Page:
Crosman’s V-300 BB pistol: Part 3
by Tom Gaylord
Writing as B.B. Pelletier
This report covers:
- Update on the 2017 Texas Airgun Show
- Update on the V-300
- The test
- Crosman Copperhead BBs on high power
- Air Venturi Steel BBs on high power
- Air Venturi Steel BBs on low power
- Crosman Copperhead BBs on low power
Update on the 2017 Texas Airgun Show
If you have plans to get a table at the 2017 Texas Airgun Show, you had better move fast! The inside of the hall is almost sold out! AirForce and Sun Optics have decided to move outside, to make more room inside for private dealers, but there is still not much room left. There will be room on the covered porch outside the hall, and there will be two large swamp-cooling fans to help with the heat so there is still some room left, but when that is filled the show will be sold out.
I expect to announce a major attraction soon who will draw many more firearms shooters. He is coming to film the show for his You Tube channel. Those who attended last year will tell you this show is jam-packed and there is a lot of money spent, so make your reservations today. For registration information, read their show flier. Now, let’s get to the report.
Today we look at the accuracy potential of the Crosman V-300 BB pistol. Before we begin I want to remind you that this pistol was made in 1963-64, a time when BB guns were not expected to be accurate.
Update on the V-300
A reader found and read the V-300 manual on the Crosman website and discovered that the pistol has only two official power levels. Two clicks back on the cocking lever is for low power and three clicks is for high. The first click is just for safety and is not intended for shooting. That corresponds with my findings in Part 2. I had no intension of shooting the pistol on one click today.
I shot the pistol from a rest at 5 meters. I was seated and the hand that held the gun was rested on a UTG Monopod. I shot 10 shots at each target and used a 6 o’clock hold on the bull.
Crosman Copperhead BBs on high power
First up were Crosman Copperhead BBs. I shot them on high power, which is three clicks back on the cocking lever. The BBs don’t cut a sharp hole, which makes it difficult sometimes to know whether a hole has one or two shots in it. As close as I can tell, 6 Copperhead BBs hit the target paper. It might have been 7, because the hole on the left looks larger than the others, but it’s not that clear.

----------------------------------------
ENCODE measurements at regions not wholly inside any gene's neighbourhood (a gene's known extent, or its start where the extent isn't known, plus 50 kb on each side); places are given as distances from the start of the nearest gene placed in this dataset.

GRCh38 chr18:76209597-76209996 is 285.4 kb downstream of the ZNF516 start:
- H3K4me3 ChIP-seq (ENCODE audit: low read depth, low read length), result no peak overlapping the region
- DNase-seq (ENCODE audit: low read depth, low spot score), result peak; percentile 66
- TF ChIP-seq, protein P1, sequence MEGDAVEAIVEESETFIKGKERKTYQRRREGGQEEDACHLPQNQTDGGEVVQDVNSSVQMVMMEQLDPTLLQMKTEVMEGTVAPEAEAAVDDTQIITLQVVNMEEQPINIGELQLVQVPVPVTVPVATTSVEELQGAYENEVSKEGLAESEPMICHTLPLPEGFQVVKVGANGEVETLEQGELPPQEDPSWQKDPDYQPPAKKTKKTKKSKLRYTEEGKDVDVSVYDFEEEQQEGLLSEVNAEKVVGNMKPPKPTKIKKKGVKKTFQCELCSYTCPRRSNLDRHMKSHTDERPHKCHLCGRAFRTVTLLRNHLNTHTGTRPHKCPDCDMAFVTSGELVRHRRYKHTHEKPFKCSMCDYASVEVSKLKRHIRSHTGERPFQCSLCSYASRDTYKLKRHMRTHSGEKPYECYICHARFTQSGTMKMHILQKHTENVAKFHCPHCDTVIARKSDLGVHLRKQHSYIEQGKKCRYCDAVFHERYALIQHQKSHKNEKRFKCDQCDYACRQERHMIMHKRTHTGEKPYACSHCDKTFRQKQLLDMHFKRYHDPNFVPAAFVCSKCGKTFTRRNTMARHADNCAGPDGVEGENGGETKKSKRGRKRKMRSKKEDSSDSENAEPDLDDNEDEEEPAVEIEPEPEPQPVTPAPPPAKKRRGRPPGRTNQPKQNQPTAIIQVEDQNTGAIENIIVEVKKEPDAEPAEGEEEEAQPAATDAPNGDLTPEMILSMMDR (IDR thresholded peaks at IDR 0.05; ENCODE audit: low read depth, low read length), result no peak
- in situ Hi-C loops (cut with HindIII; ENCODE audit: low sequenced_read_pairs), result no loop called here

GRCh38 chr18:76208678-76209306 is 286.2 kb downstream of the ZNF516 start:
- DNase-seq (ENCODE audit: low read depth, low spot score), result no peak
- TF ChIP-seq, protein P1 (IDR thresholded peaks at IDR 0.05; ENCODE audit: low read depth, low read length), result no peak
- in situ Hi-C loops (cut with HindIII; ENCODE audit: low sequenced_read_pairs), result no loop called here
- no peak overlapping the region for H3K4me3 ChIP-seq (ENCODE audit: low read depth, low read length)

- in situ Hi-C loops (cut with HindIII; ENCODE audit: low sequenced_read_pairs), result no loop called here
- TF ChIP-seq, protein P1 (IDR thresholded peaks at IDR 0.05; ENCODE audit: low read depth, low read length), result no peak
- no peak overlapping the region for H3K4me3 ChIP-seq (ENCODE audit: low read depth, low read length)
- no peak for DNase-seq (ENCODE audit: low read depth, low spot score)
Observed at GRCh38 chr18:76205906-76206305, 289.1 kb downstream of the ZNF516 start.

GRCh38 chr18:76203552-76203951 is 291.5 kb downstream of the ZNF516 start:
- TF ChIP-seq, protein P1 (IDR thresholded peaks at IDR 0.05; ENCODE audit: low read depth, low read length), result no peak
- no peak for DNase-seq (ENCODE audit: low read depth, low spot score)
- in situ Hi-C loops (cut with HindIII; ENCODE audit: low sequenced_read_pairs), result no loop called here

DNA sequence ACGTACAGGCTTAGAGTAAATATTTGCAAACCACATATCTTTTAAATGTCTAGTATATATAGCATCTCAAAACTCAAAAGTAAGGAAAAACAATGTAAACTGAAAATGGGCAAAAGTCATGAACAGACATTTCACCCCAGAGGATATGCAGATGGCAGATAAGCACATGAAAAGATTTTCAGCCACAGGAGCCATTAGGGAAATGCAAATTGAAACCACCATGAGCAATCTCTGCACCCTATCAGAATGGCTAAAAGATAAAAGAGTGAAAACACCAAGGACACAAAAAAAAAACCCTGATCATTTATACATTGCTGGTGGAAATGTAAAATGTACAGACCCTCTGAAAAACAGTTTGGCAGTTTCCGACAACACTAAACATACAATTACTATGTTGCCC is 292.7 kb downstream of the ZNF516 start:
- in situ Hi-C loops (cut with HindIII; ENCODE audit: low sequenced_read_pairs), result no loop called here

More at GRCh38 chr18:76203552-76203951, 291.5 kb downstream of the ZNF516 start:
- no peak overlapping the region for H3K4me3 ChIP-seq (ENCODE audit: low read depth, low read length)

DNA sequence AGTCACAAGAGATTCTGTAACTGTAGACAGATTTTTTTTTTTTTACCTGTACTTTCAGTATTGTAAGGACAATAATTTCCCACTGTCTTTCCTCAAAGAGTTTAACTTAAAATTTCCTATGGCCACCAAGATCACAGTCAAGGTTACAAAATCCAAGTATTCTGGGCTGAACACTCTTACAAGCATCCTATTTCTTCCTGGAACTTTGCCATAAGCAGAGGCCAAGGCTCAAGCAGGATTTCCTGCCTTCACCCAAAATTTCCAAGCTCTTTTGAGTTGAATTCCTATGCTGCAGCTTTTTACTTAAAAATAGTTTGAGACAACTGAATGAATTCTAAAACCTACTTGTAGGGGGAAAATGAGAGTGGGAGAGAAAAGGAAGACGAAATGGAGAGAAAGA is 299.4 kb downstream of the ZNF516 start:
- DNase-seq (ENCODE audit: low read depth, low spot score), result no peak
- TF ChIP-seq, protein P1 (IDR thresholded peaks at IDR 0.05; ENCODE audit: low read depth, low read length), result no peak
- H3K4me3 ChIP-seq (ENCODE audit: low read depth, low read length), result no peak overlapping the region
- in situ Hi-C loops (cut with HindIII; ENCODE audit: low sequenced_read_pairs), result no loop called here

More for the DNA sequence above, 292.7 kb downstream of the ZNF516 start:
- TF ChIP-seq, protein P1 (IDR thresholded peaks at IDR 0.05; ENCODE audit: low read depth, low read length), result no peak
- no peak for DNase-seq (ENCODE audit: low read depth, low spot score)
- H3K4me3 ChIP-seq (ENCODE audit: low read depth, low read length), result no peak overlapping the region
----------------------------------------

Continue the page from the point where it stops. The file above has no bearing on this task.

Either 3 or 4 BBs missed the target paper altogether from 16 feet! What we see is a 3+ inch group. Who knows what we don’t see?
Either 6 or 7 Crosman Copperhead BBs hit this target on high power at 5 meters. The hole on the left may have 2 BBs in it. And there is a nick at the top of the paper that is a BB hole. These shots are about 3.25-inches apart.
Not an auspicious start! I wondered if this was due to the pistol or the BB. The next target would tell.
Air Venturi Steel BBs on high power
Next to be tried were Air Venturi Steel BBs. I shot them on high power, also. This time 9 BBs hit the target paper. These shots are about 3.5-inches apart, but there is that 10th shot that’s nowhere to be seen. Another inauspicious result.
This was hardly better. I wondered whether shooting on low power would help the situation, so that’s what I tried next.
Air Venturi Steel BBs on low power
This time the BBs struck the target paper lower by a couple inches. And this time I think all 10 BBs hit the paper. Two of them must have gone through one hole, but they are clustered close enough together that I think I didn’t miss the paper with a shot. This group is right at 3 inches between centers.
There was a marked difference in the low-powered shots. The discharge was quieter and the sound of the BB hitting the target and cardboard backer was louder. The reason for that will be apparent on the next target.
Crosman Copperhead BBs on low power
On low power Crosman Copperhead BBs didn’t penetrate the cardboard backer all the time. Then just embedded in the cardboard with a solid “thwack!” When I went to retrieve the target I could see 3 BBs had not gone through, so, instead of just the target, I photographed the entire backer with the target still taped to it.
I think all 10 BBs hit the target this time, as well. If that’s true, the group measures about 3 inches between centers.
The Crosman V-300 air pistol was an interesting airgun to test. Not much has ever been written about this strange beast, so this report now constitutes a large part of the body of knowledge .
As BB pistols go, this one is certainly not that accurate. And the power of the test gun is below the rated velocity. Still, this is a BB pistol that few people ever get to see, so please enjoy these three reports.